UCD obesity experts take leading role in new €16m EU research consortium
Posted 2 June, 2020
University College Dublin is leading a new €16 million EU and industry supported research consortium aiming to improve obesity treatment.
The project called Stratification of Obese Phenotypes to Optimise Future Obesity Therapy (SOPHIA) includes twenty-nine partners from civil society, academia and industry in 12 countries, and seeks to create better risk assessment of complications of obesity and predict treatment responses.
Professor Carel le Roux, an obesity physician at the UCD Diabetes Complications Research Centre in the UCD School of Medicine, is the co-ordinator of the SOPHIA consortium.
“Our mission within SOPHIA is to enable healthcare professionals to reliably predict the complications of obesity and who will respond to treatment,” Professor le Roux said.
“SOPHIA will provide evidence-based classification of predictors for obesity complications and response to obesity treatment while also identifying and charting models for sustainably developing treatment pathways that will be valuable for patients, healthcare systems, researchers and clinicians.”
Obesity is a global pandemic currently affecting around 150 million people in Europe and 650 million people worldwide. Moreover, there are insufficient predictors for who will respond to obesity treatments.
SOPHIA will identify, characterise and stratify clinically-meaningful sub-populations of patients living with obesity to match the right treatment for the right person at the right time.
In addition to Professor le Roux other UCD researchers involved in the project are Assistant Professor Fiona McGillicuddy, Assistant Professor Deirdre McGillicuddy, UCD School of Education and Dr Werd Al-Najim from UCD Diabetes Complications Research Centre and UCD Conway Institute, who is the SOPHIA project manager.
UCD’s involvement also builds on the Institutional Strategic Support Fund from the Wellcome Trust which enabled Dr Tracey McCauley, UCD Diabetes Complications Research Centre, to contribute.
Atturos, the clinical diagnostics company founded by Professor Stephen Pennington as a spin-out from the UCD School of Medicine with the support of NovaUCD, is also a consortium partner.
Dr Marianne Ølholm Larsen Grønning, Corporate Project Vice-President, Novo Nordisk, who is the SOPHIA Project Leader, said: “Obesity is a complex, chronic disease and there is still a lot we do not know, both about the biology of the disease itself and how treatment can improve the lives of patients with obesity. SOPHIA is an important step towards understanding obesity better. The collaboration between academia, industry and associations promises strong and unique results.”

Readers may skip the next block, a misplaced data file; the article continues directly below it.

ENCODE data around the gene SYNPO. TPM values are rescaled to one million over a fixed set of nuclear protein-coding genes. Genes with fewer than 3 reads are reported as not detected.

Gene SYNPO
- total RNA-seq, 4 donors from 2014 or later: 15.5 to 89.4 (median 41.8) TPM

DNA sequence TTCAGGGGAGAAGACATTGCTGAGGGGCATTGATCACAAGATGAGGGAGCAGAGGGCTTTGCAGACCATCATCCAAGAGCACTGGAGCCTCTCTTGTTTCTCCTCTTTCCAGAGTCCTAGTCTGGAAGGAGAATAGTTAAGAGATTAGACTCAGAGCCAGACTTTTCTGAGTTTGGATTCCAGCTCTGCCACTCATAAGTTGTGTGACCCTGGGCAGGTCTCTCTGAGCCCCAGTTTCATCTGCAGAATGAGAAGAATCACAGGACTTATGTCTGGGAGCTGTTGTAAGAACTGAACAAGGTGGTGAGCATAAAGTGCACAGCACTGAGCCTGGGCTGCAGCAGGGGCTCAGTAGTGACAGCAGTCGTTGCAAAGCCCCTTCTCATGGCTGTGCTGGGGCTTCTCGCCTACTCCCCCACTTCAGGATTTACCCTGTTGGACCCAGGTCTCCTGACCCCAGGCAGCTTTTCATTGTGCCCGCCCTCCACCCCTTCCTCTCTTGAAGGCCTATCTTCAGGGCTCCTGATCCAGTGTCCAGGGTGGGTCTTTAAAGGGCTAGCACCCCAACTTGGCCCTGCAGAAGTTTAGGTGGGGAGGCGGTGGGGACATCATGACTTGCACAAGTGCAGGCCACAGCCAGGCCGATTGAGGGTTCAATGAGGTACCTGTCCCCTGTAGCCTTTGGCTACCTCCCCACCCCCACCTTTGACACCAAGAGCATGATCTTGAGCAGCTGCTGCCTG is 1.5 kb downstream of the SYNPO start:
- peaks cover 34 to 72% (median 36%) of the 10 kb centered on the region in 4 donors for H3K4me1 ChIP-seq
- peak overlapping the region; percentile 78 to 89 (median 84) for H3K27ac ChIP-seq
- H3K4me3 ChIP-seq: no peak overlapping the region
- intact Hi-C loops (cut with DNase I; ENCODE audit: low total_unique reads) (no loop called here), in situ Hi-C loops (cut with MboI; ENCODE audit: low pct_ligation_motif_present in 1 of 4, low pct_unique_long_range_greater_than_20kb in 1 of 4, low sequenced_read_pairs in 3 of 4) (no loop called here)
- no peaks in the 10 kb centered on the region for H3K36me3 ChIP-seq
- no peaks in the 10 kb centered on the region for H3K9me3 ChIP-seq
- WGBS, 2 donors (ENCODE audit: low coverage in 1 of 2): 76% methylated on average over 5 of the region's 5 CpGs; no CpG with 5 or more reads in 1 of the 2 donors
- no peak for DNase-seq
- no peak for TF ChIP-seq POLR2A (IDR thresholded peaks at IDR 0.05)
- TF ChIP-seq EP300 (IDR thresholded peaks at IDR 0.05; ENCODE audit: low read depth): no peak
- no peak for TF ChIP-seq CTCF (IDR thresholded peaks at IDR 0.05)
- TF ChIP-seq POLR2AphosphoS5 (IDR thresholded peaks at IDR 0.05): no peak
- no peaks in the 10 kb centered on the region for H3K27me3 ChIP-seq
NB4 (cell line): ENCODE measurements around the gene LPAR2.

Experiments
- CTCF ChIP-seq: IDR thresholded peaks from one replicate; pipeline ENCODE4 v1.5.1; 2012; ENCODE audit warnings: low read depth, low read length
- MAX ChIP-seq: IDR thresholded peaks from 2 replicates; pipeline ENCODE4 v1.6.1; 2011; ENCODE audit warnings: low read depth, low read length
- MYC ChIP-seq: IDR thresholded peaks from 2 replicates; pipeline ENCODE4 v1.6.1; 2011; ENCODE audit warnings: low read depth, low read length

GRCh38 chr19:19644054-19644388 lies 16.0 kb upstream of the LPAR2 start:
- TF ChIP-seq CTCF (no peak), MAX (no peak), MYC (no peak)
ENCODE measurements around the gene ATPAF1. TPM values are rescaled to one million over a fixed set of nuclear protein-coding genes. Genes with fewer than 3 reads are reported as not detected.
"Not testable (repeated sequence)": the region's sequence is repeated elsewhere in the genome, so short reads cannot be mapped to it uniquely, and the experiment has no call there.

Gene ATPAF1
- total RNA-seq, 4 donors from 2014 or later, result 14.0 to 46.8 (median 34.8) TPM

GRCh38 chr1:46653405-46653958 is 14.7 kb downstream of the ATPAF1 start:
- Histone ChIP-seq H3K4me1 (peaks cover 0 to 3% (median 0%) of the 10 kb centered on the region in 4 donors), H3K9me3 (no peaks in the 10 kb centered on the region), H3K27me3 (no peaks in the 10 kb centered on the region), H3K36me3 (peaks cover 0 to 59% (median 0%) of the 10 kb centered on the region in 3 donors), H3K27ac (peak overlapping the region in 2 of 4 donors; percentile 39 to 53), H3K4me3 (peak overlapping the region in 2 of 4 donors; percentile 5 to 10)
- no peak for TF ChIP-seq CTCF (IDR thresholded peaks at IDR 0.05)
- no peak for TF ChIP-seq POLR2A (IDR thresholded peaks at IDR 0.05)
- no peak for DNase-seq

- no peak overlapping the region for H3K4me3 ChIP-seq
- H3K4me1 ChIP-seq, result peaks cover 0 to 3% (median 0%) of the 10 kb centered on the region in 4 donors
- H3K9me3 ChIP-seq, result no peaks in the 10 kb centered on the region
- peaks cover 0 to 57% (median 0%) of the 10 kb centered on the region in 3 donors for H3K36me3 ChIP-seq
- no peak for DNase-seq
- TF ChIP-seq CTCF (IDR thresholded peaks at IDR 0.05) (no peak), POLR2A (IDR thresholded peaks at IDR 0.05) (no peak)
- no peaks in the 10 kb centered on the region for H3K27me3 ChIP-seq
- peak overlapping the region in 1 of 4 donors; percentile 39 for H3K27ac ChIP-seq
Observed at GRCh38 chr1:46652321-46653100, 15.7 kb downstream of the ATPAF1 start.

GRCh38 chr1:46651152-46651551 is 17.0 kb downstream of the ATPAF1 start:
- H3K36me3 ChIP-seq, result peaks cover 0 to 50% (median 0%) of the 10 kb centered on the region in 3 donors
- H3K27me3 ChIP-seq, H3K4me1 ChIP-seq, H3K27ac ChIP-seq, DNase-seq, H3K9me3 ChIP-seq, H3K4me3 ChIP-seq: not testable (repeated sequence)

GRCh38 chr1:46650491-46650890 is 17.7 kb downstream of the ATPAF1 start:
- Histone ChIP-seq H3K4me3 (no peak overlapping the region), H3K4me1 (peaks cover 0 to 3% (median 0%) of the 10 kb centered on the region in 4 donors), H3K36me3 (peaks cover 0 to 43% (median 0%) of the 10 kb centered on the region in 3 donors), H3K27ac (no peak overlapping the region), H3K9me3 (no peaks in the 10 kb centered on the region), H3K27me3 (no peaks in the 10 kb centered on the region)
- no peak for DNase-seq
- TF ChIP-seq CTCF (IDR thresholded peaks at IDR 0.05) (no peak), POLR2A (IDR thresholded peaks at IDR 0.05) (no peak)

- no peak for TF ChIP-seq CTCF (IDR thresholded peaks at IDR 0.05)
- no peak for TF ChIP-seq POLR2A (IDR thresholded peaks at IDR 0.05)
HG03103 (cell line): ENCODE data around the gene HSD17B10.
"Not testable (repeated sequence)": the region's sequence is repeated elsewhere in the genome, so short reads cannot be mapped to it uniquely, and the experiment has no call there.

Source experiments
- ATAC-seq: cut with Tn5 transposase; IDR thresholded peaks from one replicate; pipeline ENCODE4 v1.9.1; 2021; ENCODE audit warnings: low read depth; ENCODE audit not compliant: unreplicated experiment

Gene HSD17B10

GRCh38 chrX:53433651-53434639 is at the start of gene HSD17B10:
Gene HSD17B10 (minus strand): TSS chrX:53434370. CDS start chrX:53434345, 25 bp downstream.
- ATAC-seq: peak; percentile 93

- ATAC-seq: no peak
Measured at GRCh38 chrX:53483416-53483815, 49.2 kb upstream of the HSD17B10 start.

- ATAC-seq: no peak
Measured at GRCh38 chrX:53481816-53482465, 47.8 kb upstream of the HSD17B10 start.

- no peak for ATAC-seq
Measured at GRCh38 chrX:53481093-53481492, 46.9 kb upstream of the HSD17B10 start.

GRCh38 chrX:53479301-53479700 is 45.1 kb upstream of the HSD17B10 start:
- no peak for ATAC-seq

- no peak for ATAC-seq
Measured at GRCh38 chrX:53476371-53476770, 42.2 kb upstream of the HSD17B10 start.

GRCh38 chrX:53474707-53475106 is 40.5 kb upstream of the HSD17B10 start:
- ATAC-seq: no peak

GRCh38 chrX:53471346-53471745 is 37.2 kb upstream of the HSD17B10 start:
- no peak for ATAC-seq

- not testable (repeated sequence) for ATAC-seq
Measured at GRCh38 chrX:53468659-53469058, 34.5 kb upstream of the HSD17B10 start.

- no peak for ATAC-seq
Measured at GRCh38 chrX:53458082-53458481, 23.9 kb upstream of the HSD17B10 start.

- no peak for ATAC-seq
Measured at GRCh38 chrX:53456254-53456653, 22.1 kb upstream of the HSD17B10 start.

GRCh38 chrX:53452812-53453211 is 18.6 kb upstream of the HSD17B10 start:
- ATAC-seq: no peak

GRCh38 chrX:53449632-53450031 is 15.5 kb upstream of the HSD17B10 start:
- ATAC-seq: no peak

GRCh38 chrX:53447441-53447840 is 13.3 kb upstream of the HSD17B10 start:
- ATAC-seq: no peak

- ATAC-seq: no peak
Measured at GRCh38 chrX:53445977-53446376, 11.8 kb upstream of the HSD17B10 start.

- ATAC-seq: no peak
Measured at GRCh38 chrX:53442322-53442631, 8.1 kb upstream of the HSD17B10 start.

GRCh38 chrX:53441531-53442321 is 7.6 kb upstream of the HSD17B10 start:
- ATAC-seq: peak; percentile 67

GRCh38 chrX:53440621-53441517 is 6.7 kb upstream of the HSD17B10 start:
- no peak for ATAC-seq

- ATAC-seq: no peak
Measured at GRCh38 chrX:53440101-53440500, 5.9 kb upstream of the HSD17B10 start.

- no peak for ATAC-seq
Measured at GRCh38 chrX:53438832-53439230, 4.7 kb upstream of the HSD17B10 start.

The research group will use its findings to contribute to a more patient-centric and equitable narrative around obesity and its multiple impacts on individuals from both a social and medical perspective.
Some of the methods used in SOPHIA will be creating a database, conducting analysis, conducting in-depth qualitative methods with patients to identify their perceptions and perspectives on obesity diagnosis and treatment and finding a shared value with all stakeholders to ensure better treatment of people living with obesity.
SOPHIA will also investigate health outcomes in people with obesity who have type 1 diabetes.
Funding for the 5-year project was granted from the Innovative Medicines Initiative (IMI), a joint undertaking of the European Commission and the European Federation of Pharmaceutical Industries and Associations (EFPIA), JDRF (formerly the Juvenile Diabetes Research Foundation), the Obesity Action Coalition, and T1D Exchange.
Dr Sanjoy Dutta, Vice-President of Research, JDRF, said: “With the statistical power afforded by such a large European collaboration, we will be able to investigate the two-way relationship between obesity and type 1 diabetes and ultimately be able to make valid predictions about health outcomes in this traditionally underappreciated population.”
“Since recent epidemiological data indicate that nearly half of adults with T1D in some European countries have overweight or obesity, it is critical for the T1D community to address this challenge.”
By: Staff Writers, UCD University Relations (with materials from Micéal Whelan, UCD Research and Innovation)